[4] This PCI analysis uses results from a Berkeley Research Group study, “The Impact of Bad Faith Lawsuits in Florida and Nationwide” (2010) and earlier PCI research on the impact on six states with first-party bad faith laws. Both groups found large percentage increases in loss costs (i.e., costs per car) after the passage of bad faith legislation. These increases were applied to Rhode Island’s premiums (for liability and physical damage [collision and comprehensive] coverages) to determine the potential impact of similar bad faith bills on this state. Collision and comprehensive coverage premiums are included in the analysis because body shops are expected to file bad faith lawsuits in small claims court. Data source: National Association of Insurance Commissioners (NAIC), by permission. The NAIC does not endorse any analysis or conclusions based upon the use of its data.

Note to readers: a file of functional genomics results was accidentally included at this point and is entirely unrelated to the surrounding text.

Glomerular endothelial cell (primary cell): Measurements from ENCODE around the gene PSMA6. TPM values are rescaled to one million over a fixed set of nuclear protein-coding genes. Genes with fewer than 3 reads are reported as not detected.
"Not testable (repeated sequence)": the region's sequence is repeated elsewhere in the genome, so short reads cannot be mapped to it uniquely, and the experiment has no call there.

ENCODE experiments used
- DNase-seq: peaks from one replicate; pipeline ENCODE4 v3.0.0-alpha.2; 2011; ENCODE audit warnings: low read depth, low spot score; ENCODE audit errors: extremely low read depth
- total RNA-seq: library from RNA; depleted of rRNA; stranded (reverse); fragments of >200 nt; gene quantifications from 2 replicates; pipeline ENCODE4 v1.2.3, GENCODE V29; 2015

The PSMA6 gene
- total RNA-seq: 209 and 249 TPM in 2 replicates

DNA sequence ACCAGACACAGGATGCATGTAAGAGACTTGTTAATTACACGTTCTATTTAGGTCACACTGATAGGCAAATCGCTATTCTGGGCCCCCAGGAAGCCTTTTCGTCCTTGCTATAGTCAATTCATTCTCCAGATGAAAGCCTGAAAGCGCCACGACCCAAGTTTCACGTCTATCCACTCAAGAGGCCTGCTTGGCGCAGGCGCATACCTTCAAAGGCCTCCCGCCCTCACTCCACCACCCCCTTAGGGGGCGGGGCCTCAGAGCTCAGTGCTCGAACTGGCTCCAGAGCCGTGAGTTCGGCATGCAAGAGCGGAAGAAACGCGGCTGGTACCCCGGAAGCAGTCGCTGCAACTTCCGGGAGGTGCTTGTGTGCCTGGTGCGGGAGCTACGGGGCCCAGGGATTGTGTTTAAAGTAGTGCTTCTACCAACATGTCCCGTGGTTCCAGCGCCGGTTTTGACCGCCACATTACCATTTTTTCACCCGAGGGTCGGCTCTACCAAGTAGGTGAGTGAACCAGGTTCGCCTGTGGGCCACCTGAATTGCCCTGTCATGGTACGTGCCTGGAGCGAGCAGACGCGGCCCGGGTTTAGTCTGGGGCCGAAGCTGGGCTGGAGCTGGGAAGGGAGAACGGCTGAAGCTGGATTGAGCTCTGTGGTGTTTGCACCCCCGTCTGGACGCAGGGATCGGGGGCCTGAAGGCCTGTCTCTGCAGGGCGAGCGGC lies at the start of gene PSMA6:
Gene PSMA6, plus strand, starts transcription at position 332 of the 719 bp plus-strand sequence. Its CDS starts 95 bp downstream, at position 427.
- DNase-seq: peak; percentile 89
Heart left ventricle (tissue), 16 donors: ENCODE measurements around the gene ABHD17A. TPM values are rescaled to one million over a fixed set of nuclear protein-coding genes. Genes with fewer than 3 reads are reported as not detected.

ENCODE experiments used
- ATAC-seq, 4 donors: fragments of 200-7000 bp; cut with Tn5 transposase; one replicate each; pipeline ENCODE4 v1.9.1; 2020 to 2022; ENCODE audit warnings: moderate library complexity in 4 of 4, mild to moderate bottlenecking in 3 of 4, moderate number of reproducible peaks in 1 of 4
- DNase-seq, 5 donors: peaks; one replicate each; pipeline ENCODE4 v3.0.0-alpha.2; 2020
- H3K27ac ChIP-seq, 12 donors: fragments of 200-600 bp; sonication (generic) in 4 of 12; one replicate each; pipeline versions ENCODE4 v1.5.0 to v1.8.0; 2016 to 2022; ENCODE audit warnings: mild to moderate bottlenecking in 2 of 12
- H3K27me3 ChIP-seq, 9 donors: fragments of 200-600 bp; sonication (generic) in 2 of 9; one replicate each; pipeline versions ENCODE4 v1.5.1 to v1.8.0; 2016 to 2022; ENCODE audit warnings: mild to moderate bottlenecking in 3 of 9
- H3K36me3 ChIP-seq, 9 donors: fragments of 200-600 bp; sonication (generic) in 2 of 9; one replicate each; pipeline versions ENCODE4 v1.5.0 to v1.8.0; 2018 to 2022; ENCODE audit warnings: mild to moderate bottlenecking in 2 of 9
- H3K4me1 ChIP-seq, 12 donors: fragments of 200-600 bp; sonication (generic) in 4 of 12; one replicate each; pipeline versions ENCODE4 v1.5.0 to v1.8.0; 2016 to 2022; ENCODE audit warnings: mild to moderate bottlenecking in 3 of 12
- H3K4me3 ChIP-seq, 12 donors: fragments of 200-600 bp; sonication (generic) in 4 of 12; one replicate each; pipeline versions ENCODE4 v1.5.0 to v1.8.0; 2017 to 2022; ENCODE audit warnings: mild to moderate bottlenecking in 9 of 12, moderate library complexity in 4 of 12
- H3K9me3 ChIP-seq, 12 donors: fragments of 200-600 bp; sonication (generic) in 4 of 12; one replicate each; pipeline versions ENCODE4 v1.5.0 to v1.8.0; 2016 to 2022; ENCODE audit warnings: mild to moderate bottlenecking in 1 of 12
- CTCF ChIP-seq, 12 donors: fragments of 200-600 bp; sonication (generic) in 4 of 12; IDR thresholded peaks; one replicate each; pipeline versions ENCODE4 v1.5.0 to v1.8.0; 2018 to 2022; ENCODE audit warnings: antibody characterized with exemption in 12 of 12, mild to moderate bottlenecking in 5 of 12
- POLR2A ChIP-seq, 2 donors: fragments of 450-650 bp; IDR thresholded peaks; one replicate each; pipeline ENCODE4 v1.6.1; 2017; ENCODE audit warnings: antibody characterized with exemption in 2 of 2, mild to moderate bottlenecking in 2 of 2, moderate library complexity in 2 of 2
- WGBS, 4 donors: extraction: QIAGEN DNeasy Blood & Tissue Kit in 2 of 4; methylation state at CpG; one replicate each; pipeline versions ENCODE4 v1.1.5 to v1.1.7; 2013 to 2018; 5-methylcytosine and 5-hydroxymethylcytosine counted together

• PCI promotes and protects the viability of a competitive private insurance market for the benefit of consumers and insurers. PCI is composed of nearly 1,000 member companies, representing the broadest cross section of insurers of any national trade association. PCI members write more than $195 billion in annual premium, 35 percent of the nation's property casualty insurance. Member companies write 42 percent of the U.S. automobile insurance market, 28 percent of the homeowners market, 33 percent of the commercial property and liability market and 35 percent of the private workers compensation market.